SPECjbb2005 is memory resident, performs no I/O to disks, has only local network I/O, and has no think times.

SPECjbb2005 results are not comparable to results for either SPECjbb2000 or TPC-C.  Comparisons to either  would be a SERIOUS violation of SPEC's run and reporting rules and of TPC's "fair use policy." Violations are subject to penalties.

2.0 What’s New in SPECjbb2005

 For details on the design of SPECjbb2000 refer to the SPECjbb2000 design document.  

The database is now modeled, not as a BTree structure implemented in code in the benchmark itself, but in structures that are implemented as HashMaps, or TreeMaps in cases where some operations on the table requires sorting.  The intention is for the benchmark to reflect the practice of Java developers to use libraries where they provide appropriate functionality, rather than to code implementations of their own.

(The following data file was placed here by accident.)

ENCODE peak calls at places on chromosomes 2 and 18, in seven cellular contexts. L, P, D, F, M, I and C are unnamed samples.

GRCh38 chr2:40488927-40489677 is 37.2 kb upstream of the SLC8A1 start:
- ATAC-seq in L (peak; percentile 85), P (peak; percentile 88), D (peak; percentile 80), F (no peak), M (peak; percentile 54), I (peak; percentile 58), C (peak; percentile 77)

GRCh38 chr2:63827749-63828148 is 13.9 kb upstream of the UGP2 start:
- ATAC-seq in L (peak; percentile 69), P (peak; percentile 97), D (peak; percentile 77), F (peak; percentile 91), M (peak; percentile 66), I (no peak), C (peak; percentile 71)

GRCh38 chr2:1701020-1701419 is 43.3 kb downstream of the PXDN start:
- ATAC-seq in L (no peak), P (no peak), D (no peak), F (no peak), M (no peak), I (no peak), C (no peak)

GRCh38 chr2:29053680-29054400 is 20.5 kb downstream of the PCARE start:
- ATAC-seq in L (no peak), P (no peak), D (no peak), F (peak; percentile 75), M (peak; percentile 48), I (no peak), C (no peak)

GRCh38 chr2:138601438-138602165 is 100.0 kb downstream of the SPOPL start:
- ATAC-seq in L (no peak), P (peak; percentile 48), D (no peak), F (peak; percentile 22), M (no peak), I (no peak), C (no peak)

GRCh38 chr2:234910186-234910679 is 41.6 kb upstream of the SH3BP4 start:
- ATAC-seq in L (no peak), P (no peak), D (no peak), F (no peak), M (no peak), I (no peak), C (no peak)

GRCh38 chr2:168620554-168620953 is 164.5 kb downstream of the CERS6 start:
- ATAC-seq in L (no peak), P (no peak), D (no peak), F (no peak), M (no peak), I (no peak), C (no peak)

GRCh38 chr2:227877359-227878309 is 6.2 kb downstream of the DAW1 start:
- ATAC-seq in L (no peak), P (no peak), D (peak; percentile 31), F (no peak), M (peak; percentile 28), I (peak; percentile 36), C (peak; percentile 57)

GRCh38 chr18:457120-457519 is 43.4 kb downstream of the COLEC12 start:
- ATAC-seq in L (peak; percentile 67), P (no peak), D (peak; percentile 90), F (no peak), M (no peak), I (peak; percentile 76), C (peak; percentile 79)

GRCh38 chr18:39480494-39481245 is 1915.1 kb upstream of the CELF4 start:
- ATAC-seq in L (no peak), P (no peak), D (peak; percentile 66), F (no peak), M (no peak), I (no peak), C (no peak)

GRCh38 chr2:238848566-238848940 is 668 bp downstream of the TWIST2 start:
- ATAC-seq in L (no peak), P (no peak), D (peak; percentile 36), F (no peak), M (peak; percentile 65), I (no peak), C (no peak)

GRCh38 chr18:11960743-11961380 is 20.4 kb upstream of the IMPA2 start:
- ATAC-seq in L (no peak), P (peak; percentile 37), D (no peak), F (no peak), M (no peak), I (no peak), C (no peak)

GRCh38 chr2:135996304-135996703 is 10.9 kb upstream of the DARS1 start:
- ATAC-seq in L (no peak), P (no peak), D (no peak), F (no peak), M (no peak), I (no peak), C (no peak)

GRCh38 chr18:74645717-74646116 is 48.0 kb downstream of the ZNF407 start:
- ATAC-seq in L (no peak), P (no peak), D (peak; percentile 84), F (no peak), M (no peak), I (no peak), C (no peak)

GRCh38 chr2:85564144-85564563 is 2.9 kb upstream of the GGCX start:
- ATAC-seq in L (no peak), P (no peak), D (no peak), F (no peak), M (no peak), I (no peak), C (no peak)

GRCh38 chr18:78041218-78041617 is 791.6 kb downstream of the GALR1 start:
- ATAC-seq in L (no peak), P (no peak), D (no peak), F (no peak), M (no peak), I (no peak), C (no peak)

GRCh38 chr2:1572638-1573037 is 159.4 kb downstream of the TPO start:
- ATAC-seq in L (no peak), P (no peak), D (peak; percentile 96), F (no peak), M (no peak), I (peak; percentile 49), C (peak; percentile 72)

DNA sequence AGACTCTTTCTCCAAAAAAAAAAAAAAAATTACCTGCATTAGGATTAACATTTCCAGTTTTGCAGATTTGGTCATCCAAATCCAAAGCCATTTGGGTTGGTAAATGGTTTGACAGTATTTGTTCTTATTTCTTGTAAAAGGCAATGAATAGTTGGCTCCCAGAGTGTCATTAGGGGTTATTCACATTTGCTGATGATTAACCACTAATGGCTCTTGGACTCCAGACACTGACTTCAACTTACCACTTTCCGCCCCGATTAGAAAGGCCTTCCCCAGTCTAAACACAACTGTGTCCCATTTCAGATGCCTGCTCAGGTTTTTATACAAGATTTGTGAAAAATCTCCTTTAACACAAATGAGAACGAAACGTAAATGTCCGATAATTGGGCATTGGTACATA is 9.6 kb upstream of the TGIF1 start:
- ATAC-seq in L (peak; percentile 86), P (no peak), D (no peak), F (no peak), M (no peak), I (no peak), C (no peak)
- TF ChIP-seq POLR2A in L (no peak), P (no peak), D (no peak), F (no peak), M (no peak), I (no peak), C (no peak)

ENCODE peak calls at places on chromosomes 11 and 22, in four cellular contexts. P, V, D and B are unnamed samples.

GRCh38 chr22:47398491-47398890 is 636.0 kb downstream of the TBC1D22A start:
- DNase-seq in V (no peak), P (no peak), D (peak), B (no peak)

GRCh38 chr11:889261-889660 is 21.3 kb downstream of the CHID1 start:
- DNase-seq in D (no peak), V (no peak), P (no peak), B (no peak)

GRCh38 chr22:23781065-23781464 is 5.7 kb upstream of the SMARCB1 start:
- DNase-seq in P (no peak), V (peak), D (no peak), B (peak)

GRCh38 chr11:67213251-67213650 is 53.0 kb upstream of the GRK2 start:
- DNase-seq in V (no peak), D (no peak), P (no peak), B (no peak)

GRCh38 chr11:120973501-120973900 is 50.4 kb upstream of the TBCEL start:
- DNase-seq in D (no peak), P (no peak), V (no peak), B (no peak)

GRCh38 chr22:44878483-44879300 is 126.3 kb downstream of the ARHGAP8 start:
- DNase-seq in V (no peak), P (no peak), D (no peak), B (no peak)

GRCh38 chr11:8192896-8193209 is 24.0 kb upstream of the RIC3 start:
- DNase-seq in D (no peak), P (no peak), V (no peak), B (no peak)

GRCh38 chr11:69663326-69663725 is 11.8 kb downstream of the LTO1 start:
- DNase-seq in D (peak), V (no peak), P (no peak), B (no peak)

SPECjbb2005 now includes no System.GC calls in the main part of the benchmark.  The intention is to reflect the behavior of long-running applications not interrupted by periodic System.GC calls.

In order to better match current application characteristics, the handling of all financial data and calculations was changed from float to BigDecimal. This matches current industry practice, and ensures that the financial amounts and calculations have correct decimal representation and rounding expected, and sometimes legally mandated, for currency calculations.

The code was refactored in a number of places to better reflect object-oriented styles of programming.

The current Java level is now Java 5.0, and the benchmark includes several features from that language level.  Several Collection data structures have been made generic, and the source code contains several uses of auto-boxing and enumeration types.

The transaction logging is now done by building and writing DOM objects using the JAXP XML functionality of Java 5.0.

The benchmark may also deploy several instances of the JRE, each independently handling the transaction load on its own data tables. 

 3.0 Code Structure